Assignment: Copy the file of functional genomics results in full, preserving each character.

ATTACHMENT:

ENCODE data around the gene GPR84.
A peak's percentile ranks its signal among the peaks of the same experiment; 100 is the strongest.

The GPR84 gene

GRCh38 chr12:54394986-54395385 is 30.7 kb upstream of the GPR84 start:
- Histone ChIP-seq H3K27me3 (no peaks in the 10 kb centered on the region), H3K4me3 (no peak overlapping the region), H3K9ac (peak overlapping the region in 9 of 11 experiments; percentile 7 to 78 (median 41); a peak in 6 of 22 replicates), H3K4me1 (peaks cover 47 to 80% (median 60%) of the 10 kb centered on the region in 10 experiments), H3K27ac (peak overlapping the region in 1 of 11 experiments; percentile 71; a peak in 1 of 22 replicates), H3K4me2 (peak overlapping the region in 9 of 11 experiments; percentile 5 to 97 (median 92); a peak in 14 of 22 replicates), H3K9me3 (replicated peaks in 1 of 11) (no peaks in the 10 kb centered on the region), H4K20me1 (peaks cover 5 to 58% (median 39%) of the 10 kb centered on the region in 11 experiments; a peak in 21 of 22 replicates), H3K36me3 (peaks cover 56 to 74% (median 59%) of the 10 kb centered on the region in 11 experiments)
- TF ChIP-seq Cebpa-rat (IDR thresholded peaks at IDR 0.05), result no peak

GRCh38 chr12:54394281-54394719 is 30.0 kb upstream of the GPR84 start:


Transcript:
ENCODE data around the gene GPR84.
A peak's percentile ranks its signal among the peaks of the same experiment; 100 is the strongest.

The GPR84 gene

GRCh38 chr12:54394986-54395385 is 30.7 kb upstream of the GPR84 start:
- Histone ChIP-seq H3K27me3 (no peaks in the 10 kb centered on the region), H3K4me3 (no peak overlapping the region), H3K9ac (peak overlapping the region in 9 of 11 experiments; percentile 7 to 78 (median 41); a peak in 6 of 22 replicates), H3K4me1 (peaks cover 47 to 80% (median 60%) of the 10 kb centered on the region in 10 experiments), H3K27ac (peak overlapping the region in 1 of 11 experiments; percentile 71; a peak in 1 of 22 replicates), H3K4me2 (peak overlapping the region in 9 of 11 experiments; percentile 5 to 97 (median 92); a peak in 14 of 22 replicates), H3K9me3 (replicated peaks in 1 of 11) (no peaks in the 10 kb centered on the region), H4K20me1 (peaks cover 5 to 58% (median 39%) of the 10 kb centered on the region in 11 experiments; a peak in 21 of 22 replicates), H3K36me3 (peaks cover 56 to 74% (median 59%) of the 10 kb centered on the region in 11 experiments)
- TF ChIP-seq Cebpa-rat (IDR thresholded peaks at IDR 0.05), result no peak

GRCh38 chr12:54394281-54394719 is 30.0 kb upstream of the GPR84 start: